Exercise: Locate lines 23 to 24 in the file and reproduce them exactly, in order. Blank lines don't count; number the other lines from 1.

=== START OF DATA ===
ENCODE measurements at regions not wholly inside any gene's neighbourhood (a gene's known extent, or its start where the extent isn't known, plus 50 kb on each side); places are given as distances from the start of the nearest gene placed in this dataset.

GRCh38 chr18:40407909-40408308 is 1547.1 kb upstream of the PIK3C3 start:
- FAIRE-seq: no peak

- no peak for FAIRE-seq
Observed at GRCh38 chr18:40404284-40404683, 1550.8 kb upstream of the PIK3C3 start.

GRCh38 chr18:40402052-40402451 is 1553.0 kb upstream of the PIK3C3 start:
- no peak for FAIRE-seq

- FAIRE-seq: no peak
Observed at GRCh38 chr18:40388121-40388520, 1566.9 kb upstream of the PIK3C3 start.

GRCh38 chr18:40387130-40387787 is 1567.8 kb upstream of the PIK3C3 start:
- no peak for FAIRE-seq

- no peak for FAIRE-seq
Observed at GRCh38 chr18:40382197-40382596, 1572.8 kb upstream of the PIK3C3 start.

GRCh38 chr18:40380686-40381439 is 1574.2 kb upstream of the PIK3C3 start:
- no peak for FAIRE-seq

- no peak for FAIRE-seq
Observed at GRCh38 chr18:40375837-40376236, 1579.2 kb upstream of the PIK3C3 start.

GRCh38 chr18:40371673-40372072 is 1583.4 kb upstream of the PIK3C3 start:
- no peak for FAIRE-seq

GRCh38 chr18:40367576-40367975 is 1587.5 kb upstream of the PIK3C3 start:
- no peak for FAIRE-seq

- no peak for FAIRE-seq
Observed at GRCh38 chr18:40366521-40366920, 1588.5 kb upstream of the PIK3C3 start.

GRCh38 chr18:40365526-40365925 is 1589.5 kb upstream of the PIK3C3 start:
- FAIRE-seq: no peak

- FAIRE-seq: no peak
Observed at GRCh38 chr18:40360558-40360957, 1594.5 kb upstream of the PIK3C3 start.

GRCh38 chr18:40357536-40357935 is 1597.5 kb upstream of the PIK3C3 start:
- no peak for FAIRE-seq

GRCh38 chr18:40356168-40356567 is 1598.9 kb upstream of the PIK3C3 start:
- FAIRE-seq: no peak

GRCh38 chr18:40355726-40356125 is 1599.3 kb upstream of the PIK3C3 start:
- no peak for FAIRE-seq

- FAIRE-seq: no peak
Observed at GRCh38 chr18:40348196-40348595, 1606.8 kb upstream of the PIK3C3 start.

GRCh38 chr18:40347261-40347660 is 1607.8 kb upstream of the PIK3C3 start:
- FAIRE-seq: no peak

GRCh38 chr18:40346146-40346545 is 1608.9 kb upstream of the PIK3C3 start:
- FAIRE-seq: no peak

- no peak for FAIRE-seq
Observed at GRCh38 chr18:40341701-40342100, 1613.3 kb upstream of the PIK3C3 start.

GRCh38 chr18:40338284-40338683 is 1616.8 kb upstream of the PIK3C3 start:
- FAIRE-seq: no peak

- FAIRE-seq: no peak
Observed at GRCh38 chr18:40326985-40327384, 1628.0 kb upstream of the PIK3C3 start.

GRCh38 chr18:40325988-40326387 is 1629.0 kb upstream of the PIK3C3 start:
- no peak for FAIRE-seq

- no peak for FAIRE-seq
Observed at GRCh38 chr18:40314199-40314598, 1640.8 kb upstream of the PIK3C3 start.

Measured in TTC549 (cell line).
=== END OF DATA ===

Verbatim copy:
Observed at GRCh38 chr18:40366521-40366920, 1588.5 kb upstream of the PIK3C3 start.

GRCh38 chr18:40365526-40365925 is 1589.5 kb upstream of the PIK3C3 start: